Motile cilia are abundant in our respiratory tract, and beat synchronously in waves to propel inhaled debris and pathogens entrapped in mucus to the pharynx. This provides an important innate defense mechanism against respiratory infections. Motile cilia are usually found as clusters of 100 to 300 on the apical surface of a ciliated cell in the respiratory epithelium. Dysfunction of motile cilia has been linked to human diseases, especially primary ciliary dyskinesia (PCD). Despite their clinical importance, little is known about the key molecules and signaling pathways that govern motile ciliogenesis and ciliated cell differentiation. Therefore, understanding these fundamental biological phenomena is crucial for developing novel therapeutic strategies for the prevention and treatment of PCD and other cilia-related disorders. Chibby (Cby) was originally isolated as an evolutionarily conserved antagonist of the Wnt/?-catenin signaling pathway. Cby physically interacts with the pivotal downstream coactivator ?-catenin and inhibits ?-catenin-mediated transcriptional activation. Intriguingly, Cby-knockout (Cby-/-) mice suffer from recurrent respiratory infections due to a complete absence of mucociliary transport activity, reminiscent of PCD. Our studies further revealed that ciliated cells in the nasal and lung epithelia of Cby-/- mice are poorly differentiated characterized by a markedly decreased number of motile cilia. Consistent with this phenotype, we found that endogenous Cby protein localizes to the base of cilia. Our findings therefore establish that Cby plays an essential role in proper formation/function of motile cilia in the respiratory tract. However, the cellular and molecular bases underlying the ciliary defects of Cby-/- mice remain largely unexplored. In addition, whether the ciliogenic function of Cby relates to Wnt/?-catenin signaling is unclear. The goal of this proposal is to elucidate the roles of Cby, Cby-interacting proteins and Wnt/ ?-catenin signaling in motile ciliogenesis and tracheal ciliated cell differentiation. In order to achieve this goal, we propose the following Specific Aims:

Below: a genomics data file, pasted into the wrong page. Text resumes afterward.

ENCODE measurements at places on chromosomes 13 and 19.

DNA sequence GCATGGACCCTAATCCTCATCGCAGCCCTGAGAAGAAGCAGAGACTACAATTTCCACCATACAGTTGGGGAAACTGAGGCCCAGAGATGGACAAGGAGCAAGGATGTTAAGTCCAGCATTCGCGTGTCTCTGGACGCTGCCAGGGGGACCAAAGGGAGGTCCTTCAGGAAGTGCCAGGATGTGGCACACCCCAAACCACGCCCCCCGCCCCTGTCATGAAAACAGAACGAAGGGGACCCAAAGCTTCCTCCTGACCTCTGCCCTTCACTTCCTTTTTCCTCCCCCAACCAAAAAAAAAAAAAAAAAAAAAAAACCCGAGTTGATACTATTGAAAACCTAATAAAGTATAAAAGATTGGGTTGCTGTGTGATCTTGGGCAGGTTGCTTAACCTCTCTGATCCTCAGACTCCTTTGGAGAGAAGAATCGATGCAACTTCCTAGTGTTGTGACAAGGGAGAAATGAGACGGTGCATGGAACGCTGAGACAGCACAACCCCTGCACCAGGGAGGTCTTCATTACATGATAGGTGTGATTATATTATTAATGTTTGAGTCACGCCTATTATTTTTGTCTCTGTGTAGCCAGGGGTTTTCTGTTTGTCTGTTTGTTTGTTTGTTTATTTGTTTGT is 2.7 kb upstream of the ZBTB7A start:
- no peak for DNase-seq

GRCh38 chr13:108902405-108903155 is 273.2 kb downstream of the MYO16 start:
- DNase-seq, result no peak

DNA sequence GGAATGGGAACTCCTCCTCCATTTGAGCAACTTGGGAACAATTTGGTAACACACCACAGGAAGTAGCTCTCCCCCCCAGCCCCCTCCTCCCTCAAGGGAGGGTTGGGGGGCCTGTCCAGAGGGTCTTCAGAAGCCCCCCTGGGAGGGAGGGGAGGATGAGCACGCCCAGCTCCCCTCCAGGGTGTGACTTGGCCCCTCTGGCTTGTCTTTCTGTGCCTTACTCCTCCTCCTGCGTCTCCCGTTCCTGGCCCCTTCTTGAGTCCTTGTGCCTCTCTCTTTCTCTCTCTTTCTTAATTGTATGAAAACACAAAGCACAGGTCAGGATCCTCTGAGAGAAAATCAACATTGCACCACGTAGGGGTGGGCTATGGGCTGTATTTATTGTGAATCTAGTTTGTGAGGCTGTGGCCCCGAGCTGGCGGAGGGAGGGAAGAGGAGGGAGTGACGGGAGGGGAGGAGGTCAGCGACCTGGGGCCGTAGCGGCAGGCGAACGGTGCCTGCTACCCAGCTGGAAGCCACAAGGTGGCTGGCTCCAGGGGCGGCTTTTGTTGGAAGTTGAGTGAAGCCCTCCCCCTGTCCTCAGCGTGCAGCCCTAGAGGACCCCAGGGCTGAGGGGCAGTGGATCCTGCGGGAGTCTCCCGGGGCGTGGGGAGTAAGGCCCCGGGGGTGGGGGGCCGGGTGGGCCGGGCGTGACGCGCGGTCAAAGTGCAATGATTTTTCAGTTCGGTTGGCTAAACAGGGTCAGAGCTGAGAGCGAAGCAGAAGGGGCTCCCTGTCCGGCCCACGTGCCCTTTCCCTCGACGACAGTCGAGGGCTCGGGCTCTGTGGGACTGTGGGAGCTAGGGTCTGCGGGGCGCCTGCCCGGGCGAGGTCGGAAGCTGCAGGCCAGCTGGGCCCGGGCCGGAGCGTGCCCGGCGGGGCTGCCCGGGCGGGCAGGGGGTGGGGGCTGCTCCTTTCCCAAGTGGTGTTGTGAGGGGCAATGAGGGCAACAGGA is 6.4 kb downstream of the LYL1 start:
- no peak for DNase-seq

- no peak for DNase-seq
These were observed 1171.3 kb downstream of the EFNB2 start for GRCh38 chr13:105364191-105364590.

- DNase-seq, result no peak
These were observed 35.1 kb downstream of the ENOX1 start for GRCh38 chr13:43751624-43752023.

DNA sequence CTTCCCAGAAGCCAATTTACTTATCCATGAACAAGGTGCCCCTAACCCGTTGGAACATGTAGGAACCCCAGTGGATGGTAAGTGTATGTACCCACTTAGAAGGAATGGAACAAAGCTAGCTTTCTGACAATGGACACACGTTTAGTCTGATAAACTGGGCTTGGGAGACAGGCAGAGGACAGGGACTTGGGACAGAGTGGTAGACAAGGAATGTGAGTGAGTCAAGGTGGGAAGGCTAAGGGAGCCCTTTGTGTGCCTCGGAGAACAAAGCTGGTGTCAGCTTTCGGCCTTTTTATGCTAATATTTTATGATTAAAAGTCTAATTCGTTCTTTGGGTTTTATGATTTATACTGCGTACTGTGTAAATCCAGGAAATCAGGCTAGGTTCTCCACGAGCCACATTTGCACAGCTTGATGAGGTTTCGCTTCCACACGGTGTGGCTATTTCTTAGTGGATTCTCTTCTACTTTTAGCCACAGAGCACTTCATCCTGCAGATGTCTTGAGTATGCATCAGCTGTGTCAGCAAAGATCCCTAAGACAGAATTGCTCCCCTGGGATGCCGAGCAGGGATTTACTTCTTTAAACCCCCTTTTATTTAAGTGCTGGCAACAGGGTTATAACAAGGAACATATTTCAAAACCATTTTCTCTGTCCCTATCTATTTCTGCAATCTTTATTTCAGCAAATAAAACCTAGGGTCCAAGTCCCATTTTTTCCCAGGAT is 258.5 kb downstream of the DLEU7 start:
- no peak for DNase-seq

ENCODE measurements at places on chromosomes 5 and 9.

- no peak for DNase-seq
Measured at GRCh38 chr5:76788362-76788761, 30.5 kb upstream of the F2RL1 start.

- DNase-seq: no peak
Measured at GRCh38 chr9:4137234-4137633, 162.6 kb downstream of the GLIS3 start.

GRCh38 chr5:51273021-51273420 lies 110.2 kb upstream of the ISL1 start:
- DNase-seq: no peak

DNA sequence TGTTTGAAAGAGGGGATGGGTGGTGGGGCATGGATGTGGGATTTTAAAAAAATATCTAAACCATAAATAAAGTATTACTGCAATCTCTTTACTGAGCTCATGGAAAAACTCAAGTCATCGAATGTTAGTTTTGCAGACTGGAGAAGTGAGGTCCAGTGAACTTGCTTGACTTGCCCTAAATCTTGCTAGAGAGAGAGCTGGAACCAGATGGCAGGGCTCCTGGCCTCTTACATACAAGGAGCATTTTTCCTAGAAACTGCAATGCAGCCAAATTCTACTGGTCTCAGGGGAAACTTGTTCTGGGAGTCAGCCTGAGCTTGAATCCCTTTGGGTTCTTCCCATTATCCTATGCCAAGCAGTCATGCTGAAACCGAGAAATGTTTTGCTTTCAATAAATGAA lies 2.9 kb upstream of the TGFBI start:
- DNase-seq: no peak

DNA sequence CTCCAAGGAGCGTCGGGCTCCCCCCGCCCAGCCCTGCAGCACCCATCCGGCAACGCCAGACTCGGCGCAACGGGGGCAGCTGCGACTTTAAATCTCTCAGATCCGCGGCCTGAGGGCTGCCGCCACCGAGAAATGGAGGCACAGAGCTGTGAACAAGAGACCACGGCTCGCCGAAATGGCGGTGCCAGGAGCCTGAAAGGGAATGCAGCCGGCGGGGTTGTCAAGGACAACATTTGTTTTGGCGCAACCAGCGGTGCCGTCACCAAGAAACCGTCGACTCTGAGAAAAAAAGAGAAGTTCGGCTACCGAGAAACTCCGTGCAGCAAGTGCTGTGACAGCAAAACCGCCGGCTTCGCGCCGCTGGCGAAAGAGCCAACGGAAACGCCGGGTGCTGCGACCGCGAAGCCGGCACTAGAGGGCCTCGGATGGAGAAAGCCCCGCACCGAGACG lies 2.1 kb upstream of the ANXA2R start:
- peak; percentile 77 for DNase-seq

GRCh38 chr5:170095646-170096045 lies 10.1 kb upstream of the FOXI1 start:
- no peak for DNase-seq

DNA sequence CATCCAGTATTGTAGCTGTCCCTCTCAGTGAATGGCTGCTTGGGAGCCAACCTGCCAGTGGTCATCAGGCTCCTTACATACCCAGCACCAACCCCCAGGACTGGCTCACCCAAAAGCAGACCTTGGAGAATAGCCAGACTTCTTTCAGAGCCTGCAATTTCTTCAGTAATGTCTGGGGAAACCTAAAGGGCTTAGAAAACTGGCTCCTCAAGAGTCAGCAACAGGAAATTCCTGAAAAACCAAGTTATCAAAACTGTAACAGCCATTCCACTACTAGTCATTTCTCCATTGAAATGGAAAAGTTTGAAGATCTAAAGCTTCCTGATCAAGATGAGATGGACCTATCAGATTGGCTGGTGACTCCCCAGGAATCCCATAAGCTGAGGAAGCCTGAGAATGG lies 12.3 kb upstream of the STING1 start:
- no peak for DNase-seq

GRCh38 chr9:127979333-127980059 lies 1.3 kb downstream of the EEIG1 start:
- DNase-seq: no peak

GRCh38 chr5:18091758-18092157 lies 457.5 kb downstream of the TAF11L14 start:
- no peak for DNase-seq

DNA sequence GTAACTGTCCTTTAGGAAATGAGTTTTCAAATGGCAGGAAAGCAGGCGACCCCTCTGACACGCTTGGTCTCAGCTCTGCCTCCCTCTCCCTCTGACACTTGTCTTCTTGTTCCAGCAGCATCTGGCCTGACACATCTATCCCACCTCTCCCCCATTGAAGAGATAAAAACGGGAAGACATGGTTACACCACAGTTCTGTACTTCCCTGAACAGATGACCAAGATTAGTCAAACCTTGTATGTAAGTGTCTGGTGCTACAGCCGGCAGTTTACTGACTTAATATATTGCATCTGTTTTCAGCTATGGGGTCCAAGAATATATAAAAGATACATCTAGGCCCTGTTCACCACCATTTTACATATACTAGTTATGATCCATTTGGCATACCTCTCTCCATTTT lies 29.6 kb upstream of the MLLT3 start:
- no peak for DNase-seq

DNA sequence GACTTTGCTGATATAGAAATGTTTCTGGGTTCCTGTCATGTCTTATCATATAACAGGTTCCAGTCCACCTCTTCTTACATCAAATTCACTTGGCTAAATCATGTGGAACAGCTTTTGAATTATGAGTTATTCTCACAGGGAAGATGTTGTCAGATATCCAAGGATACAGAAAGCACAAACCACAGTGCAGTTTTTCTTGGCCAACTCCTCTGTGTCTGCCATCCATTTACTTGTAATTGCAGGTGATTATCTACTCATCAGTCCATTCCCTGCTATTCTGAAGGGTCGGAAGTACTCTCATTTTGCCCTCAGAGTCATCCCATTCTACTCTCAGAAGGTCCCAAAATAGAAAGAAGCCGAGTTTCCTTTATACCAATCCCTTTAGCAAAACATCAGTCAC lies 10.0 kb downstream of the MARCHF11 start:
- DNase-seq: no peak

Specific Aim 1. Investigate the role of Cby in tracheal ciliated cell differentiation;
Specific Aim 2. Examine transcriptional regulation of the Cby gene during differentiation of tracheal ciliated cells;
Specific Aim 3. Isolate Cby-binding partners and define their roles in ciliated cell differentiation. We expect that these experiments will contribute to a fundamental understanding of the molecular and cellular mechanisms of ciliogenesis and ciliated cell differentiation.
Motile cilia (tiny hair-like projections from ciliated cells) lining our respiratory tract wave back and forth to effectively remove inhaled debris and microorganisms entrapped in mucus, and human patients with dysfunctional cilia suffer from recurrent respiratory infections, leading to respiratory insufficiency. Therefore, understanding mechanisms of motile cilia formation and ciliated cell differentiation is critical for development of new therapies for diseases caused by dysfunctional cilia. Our research investigates roles of Chibby protein and Wnt signaling pathway in motile cilia formation and ciliated cell differentiation, and will most likely contribute to our better understanding of these important biological processes.
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